NFA and GDx raw data were refined using an algorithm to standardise the individual retardation values. In addition, a blood vessel removal algorithm has been applied. To compare the data which were acquired with three different versions of the instrument, the first measurement of the RNFL of each patient was set as 100% and following measurements were expressed as a percentage of the initial value.
Each individual showed a marked decrease in peripapillary RNFL thickness during observation (Figs 2 and 3). The decrease occurred predominantly within the first 7–8 weeks after injury. Two patients (patients 2 and 5) showed an initial increase in RNFL thickness between the first and the second examination before the expected decrease occurred.
The time course of axonal loss can be represented by an exponential decay with a relaxation time of 48.2 days, an amplitude of 83.2 and a base line of 34.6. The equation used was where y is the percentage of the initial retardation value, and t the time from injury in days (dark blue line in Fig 3). This means that after 48.2 days (that is, 7 weeks) the amplitude fell off to 1/e of its initial value (83.2/e = 30.6 ) and after 14 weeks to 1/e2 of its initial value.
Scanning laser polarimetry is a reproducible method to assess peripapillary RNFL thickness in healthy and glaucomatous eyes.6 In the present study we have demonstrated that progressive RNFL loss following acute injury to the retrobulbar optic nerve can be documented by scanning laser polarimetry as well. Injury to retinal ganglion cell axons in the primate visual system leads to ganglion cell death, termed descending degeneration. In squirrel monkeys the decrease in slow axonal transport and the degeneration of ganglion cells following transection of the retrobulbar optic nerve takes place between 3 and 6 weeks after injury.7 Interestingly, only few data regarding the time course of evolving atrophy of the RNFL following acute injury to the optic nerve were publishedin humans: Lundström and Frisen described the funduscopic findings at different stages of descending optic atrophy.8 Their case report describes little change of the RNFL in the first 4 weeks following injury as seen with red-free photography. The RNFL disappeared gradually during weeks 4–8. Recently, measurements of the RNFL using scanning laser polarimetry were reported in a single patient on days 15, 30, 45, and 90 following severe intracanalicular optic nerve trauma.4 The initial measurement 2 weeks after injury appeared normal and even the examination at 30 days was only mildly abnormal before severe decrease of the RNFL occurred.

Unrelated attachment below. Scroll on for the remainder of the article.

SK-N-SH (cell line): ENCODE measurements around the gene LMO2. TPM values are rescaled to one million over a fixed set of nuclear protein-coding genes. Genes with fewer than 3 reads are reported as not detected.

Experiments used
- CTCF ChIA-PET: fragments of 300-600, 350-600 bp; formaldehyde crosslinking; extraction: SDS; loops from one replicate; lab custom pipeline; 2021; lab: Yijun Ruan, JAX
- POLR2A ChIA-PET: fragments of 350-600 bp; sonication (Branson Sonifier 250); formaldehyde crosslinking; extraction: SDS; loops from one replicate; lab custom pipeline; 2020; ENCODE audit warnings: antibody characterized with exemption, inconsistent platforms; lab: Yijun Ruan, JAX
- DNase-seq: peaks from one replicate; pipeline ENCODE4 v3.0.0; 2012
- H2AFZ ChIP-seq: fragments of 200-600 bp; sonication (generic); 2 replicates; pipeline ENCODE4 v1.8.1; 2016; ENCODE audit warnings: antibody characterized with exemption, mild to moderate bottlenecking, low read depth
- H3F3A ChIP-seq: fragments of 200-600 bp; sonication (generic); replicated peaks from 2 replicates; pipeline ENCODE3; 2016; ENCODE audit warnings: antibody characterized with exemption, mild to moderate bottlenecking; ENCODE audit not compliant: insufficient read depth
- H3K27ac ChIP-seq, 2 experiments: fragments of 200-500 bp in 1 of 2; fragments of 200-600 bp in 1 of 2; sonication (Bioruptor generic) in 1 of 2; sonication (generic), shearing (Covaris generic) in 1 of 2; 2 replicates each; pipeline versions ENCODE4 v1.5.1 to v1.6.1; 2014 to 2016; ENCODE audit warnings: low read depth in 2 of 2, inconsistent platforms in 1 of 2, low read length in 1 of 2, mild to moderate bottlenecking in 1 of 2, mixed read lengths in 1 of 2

Using scanning laser polarimetry as well, but at shorter intervals and in a series of five patients, we observed a similar marked decrease of the RNFL thickness during follow up, recorded as changes of the retardation values. The main decrease in RNFL thickness appeared in the first 8 weeks after injury. Subsequent measurements did not reveal further major axonal loss. In our patients degeneration of the RNFL, once started, seemed to follow an exponential curve. However, in patients 2 and 5, an initial unexpected increase of the retardation values was noted within the first 2 weeks. Hypothetically, this finding may represent axonal swelling early in the course of trauma. In contrast with the case reported by Lundström and Frisen,8 and in accordance with the case reported by Medeiros and Susanna,4 we find that decrease in RNFL thickness occurs already within the first 4 weeks after trauma in all patients. We ascribe this to the use of scanning laser polarimetry as opposed to red-free fundus photography. Niessen et al found that a comparison of RNFL assessment by scanning laser polarimetry with standardised red-free photography in 60 glaucoma patients and 24 healthy subjects did not yield equivalent information.9
In conclusion, scanning laser polarimetry may be useful for early detection and documentation of RNFL loss following acute injury to the retrobulbar optic nerve. Of major interest would be to show whether scanning laser polarimetry can help to monitor glaucomatous optic nerve damage in individual patients over time as well.10
This study was presented as a poster at the 3rd International Glaucoma Symposium in Prague, Czech Republic, 22–25 March 2001.
The authors do not have any commercial or proprietary interest in the nerve fibre analyser. They do not receive any payment as consultants, reviewers, or evaluators from Laser Diagnostic Technologies, San Diego, CA, USA.